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What Does the Bible Say About Easter? Are Easter Eggs and the Easter Bunny Somehow Connected with Jesus Christ?

easter-bunny

Although most Christians still call the celebration of Jesus Christ’s resurrection “Easter Sunday”, the term ‘Easter’ as well as the traditional Easter Bunny and Easter eggs all have pagan roots, and the original pagan festival is still celebrated by practitioners of witchcraft today. Many Christians who become aware of the pagan origins of Easter prefer to call our celebration “Resurrection Sunday”, as a denial of the ungodly influences that surround Easter and have nothing to do with God.
 

The name “Easter” is actually a derivation of the name of a Germanic goddess called “Eostre” by ancient Anglo-Saxons, “Ostara” by ancient German pagans, and “Ishtar” or “Ashtaroth” by ancient Babylonians. This goddess was one of fertility and newness to all of the pagan cultures, but was also a goddess of sexual lust to the ancient Babylonians, and the worship of this goddess took place during the season of the Vernal Equinox, which falls at the end of March, coinciding with the Passover season. Although in differing regions and cultures the stories of the origins of the hares (rabbits) and eggs as symbols of fertility do vary, these symbols were associated with this particular goddess by all worshippers, regardless of what they called her. This pagan goddess worship affects the people of God directly in the Old Testament and indirectly in the New Testament.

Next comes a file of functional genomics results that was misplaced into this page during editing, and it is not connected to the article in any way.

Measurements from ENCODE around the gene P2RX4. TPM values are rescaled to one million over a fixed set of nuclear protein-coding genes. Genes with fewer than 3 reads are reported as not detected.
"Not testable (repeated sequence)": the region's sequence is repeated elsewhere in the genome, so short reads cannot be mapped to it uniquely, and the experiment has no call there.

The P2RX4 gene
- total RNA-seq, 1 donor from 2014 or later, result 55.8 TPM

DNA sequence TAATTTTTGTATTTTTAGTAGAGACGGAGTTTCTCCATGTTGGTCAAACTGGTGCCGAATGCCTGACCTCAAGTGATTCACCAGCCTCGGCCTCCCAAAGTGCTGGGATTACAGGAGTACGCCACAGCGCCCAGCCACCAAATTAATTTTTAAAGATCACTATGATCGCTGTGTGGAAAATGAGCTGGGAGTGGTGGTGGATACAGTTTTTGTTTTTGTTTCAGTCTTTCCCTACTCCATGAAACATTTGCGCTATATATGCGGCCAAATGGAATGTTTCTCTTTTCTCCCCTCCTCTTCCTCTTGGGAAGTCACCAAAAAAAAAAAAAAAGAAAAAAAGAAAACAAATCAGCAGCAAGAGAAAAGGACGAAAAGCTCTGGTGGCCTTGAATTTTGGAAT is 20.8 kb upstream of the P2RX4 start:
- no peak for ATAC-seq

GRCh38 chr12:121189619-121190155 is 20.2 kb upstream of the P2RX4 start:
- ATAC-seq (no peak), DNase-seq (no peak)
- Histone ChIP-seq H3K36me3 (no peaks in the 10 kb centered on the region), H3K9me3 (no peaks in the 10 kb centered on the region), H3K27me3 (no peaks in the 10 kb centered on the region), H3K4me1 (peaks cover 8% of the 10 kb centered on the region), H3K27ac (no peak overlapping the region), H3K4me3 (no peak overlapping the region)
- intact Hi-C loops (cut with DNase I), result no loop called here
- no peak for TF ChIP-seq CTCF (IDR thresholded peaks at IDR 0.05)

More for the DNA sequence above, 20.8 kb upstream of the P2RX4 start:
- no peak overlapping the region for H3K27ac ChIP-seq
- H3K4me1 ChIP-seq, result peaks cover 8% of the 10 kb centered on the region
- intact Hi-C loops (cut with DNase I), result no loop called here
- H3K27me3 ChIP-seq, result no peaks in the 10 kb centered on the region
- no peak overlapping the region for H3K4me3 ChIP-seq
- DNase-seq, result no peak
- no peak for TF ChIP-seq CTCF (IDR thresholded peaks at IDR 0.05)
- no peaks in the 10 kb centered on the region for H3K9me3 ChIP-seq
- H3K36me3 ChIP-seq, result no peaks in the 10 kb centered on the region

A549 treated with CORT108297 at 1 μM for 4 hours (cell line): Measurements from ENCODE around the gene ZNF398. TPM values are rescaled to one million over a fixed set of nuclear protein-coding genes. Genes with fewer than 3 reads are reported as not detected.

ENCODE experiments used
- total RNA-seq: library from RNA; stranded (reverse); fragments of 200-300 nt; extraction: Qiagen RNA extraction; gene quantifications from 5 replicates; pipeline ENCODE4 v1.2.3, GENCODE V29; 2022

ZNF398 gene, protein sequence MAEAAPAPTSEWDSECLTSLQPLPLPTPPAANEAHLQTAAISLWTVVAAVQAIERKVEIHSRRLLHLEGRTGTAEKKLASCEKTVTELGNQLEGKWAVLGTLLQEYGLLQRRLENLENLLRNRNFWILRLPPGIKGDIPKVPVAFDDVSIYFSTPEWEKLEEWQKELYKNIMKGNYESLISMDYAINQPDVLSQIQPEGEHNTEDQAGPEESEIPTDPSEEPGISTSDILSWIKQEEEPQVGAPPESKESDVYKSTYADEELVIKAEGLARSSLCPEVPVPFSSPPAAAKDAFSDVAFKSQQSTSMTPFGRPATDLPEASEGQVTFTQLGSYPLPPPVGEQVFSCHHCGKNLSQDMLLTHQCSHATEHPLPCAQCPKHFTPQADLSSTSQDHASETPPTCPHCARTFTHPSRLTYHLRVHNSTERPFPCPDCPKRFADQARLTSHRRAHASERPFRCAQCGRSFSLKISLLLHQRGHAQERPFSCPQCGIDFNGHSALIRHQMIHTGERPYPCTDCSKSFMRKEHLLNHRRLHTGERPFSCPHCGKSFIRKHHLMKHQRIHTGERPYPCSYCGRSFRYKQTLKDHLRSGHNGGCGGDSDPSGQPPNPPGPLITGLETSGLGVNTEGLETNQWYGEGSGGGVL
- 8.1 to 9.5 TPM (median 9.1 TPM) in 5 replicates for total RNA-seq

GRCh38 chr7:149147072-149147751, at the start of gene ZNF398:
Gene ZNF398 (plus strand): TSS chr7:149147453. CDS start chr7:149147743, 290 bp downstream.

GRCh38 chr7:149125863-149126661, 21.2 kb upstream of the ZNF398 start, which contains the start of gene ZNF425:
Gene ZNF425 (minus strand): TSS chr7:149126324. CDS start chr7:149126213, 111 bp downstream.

In the Old Testament, as far back as Exodus 34:13 and Deuteronomy 12:3, “asherahs” which were phallic poles that in modern times are referred to as “May Poles”, were commanded to be destroyed, as some Israelites had erroneously begun to incorporate them into the worship of God. 1 Kings 14:15, 22-23 denotes God’s fierce anger toward the Israelites for continuing to participate in this pagan worship practice.
 

In the New Testament, we see the one and only occurrence of the word “Easter” in scripture in Acts 12:4, which is a direct result of the English translation and Roman influence on the context of the passage. The word “pascha” is the Greek word used for “Easter”, which is translated in every other place in the New Testament as “Passover”. However, Acts 12:4 describes the actions of and intents of King Herod, a ruler appointed over Judea by the Roman Senate (it was a Roman Province at that time), one who did not celebrate Passover. The holiday season for Romans and other Gentiles in that region would have been the worship of the goddess Eostre or Ostara, which is why this word would be translated “Easter”, as the time was regarded from a non-Jewish perspective.
 

So, the next time you see an Easter egg or an Easter bunny, know that these symbols were created for the worship of a pagan goddess, and the historic festival is still celebrated by Wiccans and others who are involved in witchcraft. Easter has nothing to do with Jesus Christ or his resurrection in any way, shape, form, or fashion. The only connection is the time of year in which Easter and Passover were celebrated.

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